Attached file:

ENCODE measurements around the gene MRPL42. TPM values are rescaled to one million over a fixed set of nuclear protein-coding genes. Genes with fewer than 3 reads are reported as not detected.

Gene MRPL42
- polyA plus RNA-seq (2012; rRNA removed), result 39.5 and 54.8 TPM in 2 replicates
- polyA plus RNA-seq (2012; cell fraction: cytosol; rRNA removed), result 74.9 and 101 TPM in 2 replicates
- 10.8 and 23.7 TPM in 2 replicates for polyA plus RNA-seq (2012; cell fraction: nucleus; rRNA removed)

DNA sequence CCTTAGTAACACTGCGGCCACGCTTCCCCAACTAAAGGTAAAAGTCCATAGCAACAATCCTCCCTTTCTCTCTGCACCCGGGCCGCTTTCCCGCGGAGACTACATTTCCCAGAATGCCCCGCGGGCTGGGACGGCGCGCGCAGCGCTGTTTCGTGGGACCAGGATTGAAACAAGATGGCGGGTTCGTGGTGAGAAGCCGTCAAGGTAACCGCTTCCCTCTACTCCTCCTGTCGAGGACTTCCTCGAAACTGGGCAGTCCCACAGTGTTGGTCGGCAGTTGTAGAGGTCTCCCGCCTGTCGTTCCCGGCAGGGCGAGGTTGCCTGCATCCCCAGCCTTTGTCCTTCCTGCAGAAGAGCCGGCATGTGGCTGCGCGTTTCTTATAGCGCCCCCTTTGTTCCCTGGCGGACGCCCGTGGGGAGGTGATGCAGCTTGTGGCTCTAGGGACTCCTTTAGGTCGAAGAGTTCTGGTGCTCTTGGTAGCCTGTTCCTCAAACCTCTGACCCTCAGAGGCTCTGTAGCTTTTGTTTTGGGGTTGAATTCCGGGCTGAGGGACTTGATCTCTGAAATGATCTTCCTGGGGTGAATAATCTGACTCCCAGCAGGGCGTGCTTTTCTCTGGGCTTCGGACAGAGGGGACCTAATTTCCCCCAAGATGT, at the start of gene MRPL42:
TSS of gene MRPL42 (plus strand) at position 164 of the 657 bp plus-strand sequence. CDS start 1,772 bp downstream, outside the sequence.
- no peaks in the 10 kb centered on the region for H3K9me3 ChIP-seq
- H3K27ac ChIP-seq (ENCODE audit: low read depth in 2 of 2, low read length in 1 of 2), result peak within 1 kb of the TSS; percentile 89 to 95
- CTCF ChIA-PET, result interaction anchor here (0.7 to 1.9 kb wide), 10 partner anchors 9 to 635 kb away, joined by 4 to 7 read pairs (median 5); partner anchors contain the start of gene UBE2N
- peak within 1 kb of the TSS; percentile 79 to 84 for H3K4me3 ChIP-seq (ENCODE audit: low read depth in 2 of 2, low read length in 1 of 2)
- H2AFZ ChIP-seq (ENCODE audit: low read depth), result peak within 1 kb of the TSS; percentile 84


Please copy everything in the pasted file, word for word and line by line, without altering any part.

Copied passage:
ENCODE measurements around the gene MRPL42. TPM values are rescaled to one million over a fixed set of nuclear protein-coding genes. Genes with fewer than 3 reads are reported as not detected.

Gene MRPL42
- polyA plus RNA-seq (2012; rRNA removed), result 39.5 and 54.8 TPM in 2 replicates
- polyA plus RNA-seq (2012; cell fraction: cytosol; rRNA removed), result 74.9 and 101 TPM in 2 replicates
- 10.8 and 23.7 TPM in 2 replicates for polyA plus RNA-seq (2012; cell fraction: nucleus; rRNA removed)

DNA sequence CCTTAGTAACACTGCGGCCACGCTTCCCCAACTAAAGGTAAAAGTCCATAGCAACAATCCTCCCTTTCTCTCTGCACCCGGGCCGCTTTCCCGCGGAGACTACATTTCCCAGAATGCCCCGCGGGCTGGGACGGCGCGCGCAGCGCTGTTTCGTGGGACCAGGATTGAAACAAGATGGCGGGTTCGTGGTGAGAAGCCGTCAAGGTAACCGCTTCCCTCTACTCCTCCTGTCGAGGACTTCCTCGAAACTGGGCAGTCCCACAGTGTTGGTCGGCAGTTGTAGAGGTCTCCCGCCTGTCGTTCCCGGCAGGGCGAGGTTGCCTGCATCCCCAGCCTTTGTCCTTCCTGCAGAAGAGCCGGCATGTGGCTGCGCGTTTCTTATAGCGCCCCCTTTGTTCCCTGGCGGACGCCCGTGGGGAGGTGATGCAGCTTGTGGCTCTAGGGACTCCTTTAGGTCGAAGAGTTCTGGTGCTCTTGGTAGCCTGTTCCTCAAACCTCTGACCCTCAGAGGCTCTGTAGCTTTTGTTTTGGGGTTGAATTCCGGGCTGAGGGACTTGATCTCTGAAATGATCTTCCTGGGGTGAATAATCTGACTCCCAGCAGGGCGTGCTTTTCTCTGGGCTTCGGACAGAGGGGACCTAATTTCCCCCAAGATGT, at the start of gene MRPL42:
TSS of gene MRPL42 (plus strand) at position 164 of the 657 bp plus-strand sequence. CDS start 1,772 bp downstream, outside the sequence.
- no peaks in the 10 kb centered on the region for H3K9me3 ChIP-seq
- H3K27ac ChIP-seq (ENCODE audit: low read depth in 2 of 2, low read length in 1 of 2), result peak within 1 kb of the TSS; percentile 89 to 95
- CTCF ChIA-PET, result interaction anchor here (0.7 to 1.9 kb wide), 10 partner anchors 9 to 635 kb away, joined by 4 to 7 read pairs (median 5); partner anchors contain the start of gene UBE2N
- peak within 1 kb of the TSS; percentile 79 to 84 for H3K4me3 ChIP-seq (ENCODE audit: low read depth in 2 of 2, low read length in 1 of 2)
- H2AFZ ChIP-seq (ENCODE audit: low read depth), result peak within 1 kb of the TSS; percentile 84